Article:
In the 2011 incident, the gate wing of storm surge barrier Estemündung was lifted out of the lower bearing, causing the overlying bascule bridge to be torn from its anchorage at the valve tip. During the closure process, the gate passed highly-compacted sediment deposits at the bottom and was lifted off its lower bearing.
In order to avoid future high sedimentations in the storm surge barrier, HPA launched an investigation together with engineering company Sellhorn Ingenieurgesellschaft mbh and DHI-WASY. During the investigation, the hydro-morphological effects of an optimised flushing operation were developed.
We used MIKE 3 Flow Model (FM) – a calibrated 3D numerical model – to simulate the Este river and the Elbe Estuary. This model included the detailed structures and operation of all lock gates. The modelling revealed that a closing and re-opening near the low water (figure 1) has a stronger remobilsation effect than on other tidal phases. A slower gate operation reduced down- and up-surges near the gate.
|Figure 1: Tidal water level upstream and downstream of the barrier (right axis) and discharge (magenta, right axis)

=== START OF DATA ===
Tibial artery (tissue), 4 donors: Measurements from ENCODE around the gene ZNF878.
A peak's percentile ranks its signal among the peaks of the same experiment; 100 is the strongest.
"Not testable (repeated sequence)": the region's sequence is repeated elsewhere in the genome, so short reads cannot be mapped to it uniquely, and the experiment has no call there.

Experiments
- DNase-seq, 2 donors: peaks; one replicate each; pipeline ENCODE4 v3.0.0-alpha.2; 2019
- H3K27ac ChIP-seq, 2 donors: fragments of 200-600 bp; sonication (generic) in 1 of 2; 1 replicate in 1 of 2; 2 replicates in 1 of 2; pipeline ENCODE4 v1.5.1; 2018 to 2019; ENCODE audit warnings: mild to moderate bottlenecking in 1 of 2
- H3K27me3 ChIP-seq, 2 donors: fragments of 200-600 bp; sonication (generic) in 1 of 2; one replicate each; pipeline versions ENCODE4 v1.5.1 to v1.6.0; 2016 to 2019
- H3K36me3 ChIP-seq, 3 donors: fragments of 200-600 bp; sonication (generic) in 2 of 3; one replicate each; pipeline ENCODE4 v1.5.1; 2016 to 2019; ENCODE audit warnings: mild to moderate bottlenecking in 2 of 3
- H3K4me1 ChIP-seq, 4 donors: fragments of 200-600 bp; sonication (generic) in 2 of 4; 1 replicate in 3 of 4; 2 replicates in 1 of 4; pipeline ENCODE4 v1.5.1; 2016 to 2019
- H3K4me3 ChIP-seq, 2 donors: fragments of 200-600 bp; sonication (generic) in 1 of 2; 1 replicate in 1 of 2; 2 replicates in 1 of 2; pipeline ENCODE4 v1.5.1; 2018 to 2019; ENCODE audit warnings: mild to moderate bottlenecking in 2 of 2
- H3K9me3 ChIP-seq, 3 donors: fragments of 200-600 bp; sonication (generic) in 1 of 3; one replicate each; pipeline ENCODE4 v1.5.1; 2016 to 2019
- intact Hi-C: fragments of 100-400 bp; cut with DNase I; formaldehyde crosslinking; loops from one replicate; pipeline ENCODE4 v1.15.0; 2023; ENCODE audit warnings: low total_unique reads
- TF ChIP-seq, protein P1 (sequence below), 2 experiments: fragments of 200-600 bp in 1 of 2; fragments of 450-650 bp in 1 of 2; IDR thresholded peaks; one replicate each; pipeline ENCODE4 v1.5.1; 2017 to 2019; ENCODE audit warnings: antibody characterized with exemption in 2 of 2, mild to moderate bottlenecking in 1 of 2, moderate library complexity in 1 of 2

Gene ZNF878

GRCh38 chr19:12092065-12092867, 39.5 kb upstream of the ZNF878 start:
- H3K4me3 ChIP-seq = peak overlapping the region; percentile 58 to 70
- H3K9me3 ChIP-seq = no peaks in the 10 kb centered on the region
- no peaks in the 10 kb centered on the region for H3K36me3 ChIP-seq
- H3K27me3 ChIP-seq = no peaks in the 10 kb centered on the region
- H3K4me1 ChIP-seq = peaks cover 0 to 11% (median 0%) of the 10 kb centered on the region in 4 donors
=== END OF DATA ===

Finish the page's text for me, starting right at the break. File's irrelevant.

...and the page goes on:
for a flushing scenario. © DHI
The study provided two different recommendations on the frequency and type of operations to allow sediment remobilisation in the central part of the barrier (figure 2). Currently, a testing phase for the flushing with the barrier combined with a monitoring process is being conducted by the HPA.
|Figure 2: Morphological change in the storm surge barrier due to flushing scenarios compared to the actual state
after 34 days (total bed thickness change in m). © DHI
Sediment management for barriers or hydraulic structures like dams is a challenge for stakeholders all over the world. Our work in this project shows that numerical simulations combined with a monitoring program can deliver a solution for such challenges.